|Title:||Parental and early-feeding effects of dietary methionine in rainbow trout (Oncorhynchus mykiss)||Authors:||Fontagné-Dicharry, Stéphanie
Kaushik, Sadasivam J.
|UNESCO Clasification:||310502 Piscicultura||Keywords:||Methionine metabolism
Programming, et al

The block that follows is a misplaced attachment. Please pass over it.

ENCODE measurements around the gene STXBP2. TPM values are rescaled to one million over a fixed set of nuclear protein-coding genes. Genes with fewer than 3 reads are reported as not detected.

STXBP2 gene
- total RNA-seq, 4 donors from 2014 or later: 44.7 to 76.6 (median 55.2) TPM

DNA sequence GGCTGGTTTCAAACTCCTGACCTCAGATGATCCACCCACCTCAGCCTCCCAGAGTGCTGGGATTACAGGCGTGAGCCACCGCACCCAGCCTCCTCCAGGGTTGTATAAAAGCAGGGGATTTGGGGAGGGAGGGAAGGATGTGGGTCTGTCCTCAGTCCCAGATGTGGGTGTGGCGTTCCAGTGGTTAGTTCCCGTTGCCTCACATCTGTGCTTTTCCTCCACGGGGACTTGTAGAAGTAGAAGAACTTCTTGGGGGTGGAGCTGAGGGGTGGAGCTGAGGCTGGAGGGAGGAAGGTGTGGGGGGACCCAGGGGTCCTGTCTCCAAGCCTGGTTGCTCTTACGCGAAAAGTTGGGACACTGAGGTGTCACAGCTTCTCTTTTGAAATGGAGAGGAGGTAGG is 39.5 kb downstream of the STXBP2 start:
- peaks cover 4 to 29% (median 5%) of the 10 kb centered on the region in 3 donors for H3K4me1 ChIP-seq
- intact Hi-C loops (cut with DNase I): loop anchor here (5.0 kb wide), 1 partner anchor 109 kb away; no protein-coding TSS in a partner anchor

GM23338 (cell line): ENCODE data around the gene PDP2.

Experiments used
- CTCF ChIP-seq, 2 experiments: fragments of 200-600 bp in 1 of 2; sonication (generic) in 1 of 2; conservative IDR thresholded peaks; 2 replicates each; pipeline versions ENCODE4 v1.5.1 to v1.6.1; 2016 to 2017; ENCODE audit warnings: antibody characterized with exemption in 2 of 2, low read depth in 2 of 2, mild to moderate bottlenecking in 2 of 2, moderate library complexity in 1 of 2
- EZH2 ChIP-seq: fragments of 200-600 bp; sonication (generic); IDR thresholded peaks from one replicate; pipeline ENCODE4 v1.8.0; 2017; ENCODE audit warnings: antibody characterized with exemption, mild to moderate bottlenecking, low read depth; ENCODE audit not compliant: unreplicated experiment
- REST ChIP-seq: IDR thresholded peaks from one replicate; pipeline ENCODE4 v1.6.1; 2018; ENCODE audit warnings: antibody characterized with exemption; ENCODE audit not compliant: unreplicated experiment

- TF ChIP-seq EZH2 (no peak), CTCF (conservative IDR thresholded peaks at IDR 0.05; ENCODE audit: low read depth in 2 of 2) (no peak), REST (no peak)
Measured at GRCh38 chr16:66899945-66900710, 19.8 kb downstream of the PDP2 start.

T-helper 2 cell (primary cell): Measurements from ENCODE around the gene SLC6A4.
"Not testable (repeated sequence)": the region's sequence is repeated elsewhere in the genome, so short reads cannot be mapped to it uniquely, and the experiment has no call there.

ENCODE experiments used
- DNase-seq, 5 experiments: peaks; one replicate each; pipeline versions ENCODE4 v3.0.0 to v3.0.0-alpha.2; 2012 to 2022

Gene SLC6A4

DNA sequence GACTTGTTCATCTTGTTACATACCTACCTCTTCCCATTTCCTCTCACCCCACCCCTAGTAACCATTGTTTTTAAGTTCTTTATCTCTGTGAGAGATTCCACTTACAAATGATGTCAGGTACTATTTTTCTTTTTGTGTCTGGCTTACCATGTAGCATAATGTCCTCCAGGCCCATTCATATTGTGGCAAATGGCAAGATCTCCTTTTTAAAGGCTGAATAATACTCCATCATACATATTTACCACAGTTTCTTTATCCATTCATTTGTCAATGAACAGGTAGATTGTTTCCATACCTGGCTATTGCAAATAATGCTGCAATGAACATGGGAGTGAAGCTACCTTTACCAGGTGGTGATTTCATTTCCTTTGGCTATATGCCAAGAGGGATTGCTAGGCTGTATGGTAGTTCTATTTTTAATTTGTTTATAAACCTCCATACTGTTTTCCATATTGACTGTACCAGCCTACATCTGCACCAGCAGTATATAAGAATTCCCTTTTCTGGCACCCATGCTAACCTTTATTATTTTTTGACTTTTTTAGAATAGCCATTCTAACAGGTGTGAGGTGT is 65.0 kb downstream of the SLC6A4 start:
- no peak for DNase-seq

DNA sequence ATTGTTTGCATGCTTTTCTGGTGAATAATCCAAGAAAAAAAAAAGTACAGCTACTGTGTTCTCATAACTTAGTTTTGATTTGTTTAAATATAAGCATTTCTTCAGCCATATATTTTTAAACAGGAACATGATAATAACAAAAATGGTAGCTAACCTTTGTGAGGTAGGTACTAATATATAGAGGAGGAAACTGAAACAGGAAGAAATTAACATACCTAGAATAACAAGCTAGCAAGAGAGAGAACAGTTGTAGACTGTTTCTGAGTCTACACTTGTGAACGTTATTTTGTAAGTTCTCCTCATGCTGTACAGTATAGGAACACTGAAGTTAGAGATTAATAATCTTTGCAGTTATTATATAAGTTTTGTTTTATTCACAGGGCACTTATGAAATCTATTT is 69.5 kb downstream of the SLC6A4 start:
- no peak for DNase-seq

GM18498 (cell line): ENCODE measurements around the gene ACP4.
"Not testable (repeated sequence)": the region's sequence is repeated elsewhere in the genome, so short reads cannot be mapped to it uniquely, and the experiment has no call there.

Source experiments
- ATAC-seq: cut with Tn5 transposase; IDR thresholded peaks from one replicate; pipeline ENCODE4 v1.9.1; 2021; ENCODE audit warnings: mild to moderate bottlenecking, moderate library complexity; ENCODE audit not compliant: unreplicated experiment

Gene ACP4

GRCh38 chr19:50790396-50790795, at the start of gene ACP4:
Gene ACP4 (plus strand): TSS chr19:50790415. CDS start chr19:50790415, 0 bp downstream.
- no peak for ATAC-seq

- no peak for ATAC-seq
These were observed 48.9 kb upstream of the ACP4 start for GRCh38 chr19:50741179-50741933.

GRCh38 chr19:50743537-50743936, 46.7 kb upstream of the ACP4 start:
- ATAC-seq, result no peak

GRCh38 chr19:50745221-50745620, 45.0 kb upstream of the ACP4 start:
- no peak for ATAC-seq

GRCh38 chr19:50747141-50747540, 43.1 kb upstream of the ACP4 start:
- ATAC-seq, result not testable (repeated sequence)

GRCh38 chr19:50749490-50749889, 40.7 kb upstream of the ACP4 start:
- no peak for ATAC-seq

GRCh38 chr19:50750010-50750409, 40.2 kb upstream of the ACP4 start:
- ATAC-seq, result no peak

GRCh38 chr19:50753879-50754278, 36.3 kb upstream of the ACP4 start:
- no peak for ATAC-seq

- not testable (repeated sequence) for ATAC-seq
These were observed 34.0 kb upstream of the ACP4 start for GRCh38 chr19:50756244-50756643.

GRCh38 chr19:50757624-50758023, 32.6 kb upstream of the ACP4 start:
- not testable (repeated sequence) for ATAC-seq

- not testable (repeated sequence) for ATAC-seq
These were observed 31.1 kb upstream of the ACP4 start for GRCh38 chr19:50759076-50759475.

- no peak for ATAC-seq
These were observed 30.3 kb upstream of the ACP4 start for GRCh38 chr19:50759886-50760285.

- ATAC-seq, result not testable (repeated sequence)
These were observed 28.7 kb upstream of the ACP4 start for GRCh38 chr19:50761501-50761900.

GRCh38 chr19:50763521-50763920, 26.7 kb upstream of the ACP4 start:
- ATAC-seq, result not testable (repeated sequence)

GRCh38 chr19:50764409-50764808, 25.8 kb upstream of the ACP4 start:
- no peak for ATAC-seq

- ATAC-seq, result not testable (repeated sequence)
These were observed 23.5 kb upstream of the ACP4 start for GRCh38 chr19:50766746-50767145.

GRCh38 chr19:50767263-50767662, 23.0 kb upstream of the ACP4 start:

|Issue Date:||2017||Project:||Advanced Research Initiatives For Nutrition & Aquaculture||Journal:||Aquaculture||Abstract:||We studied the effect of changes in dietary methionine (Met) supply in broodstock andfirst-feeding rainbowtrout fry (offspring). Three plant-based diets differing in Met level (deficient, adequate or in excess of theestablished requirement) were fed to the broodstock (male and female) for 6 months prior to spawning (dietsBD, BA and BE, respectively). The offspring from the parental Met-groups was then challenged in turn with thedifferent Met fry-diets (FD, FA and FE, respectively) for 3 weeks fromfirst-feeding. At spawning, females feddiet BD had significantly higher plasma total and LDL-cholesterol and slightly lower plasma triacylglycerol.Diet BD reduced female (but not male) growth, weight of spawn and egg size, but had no effect on relative fecun-dity. The free amino acid profile of oocytes was modified, with levels of Met and Cys correlating positively withthe Met-levels of broodstock diets. SAM and SAH levels in oocytes followed the same pattern, as opposed to SAM/SAH ratio. At the swim-up stage, no significant effect of parental diet on fry weight was noted, whereas survivalwas the highest in fry from BE-broodstock. The subsequent 21-day fry feeding with different Met levels highlyaffected the daily growth index with a significant interaction between the parental-diet and fry-diet effects.The expression of a number of genes regulating sulfur amino acid metabolism was modified either directly bythe dietary Met supply in both broodstock liver and in whole fry (e.g. BHMT1, GR, GSTπ, MsrA1) or indirectlyby the parental Met intakes as seen in the swim-up fry (e.g. BHMT1, MTR, GSTπ, MsrA1). Importantly, long-last-ing parental effects linked to broodstock Met-intake were seen in the fry, 21-days afterfirst-feeding and irrespec-tive of the fry diet (CTH, MsrA1, MsrB2, SOD2). Similarly, parental effects were noted on the gene expression ofboth NPY and POMC feeding peptides in fry prior to exogenous feeding which persisted for POMC in the 21-dayfry. Parental effects were also demonstrated on the key myogenic gene Myog, on fMHC and GDH in swim-up fry,which persisted for GDH in 21-day fry. In summary, our results demonstrate that dietary Met levels of rainbowtrout broodstock affect various traits in the offspring, some of which persisted during thefirst weeks of exoge-nous feeding. Further studies need to evaluate the long-term persistence of the parental effects over time andto elucidate the mechanisms, whether epigenetic or not.Statement of relevance:Determining the multiple effects of dietary methionine levels on reproductive, growthperformance and metabolism in offspring will help improve formulations of lowfish meal feeds for rainbowtrout at sensitive life cycle stages.||URI:||http://hdl.handle.net/10553/76362||ISSN:||0044-8486||DOI:||10.1016/j.aquaculture.2016.11.039||Source:||Aquaculture [ISSN 0044-8486], v. 469, p. 16-27 (Febrero 2017)|
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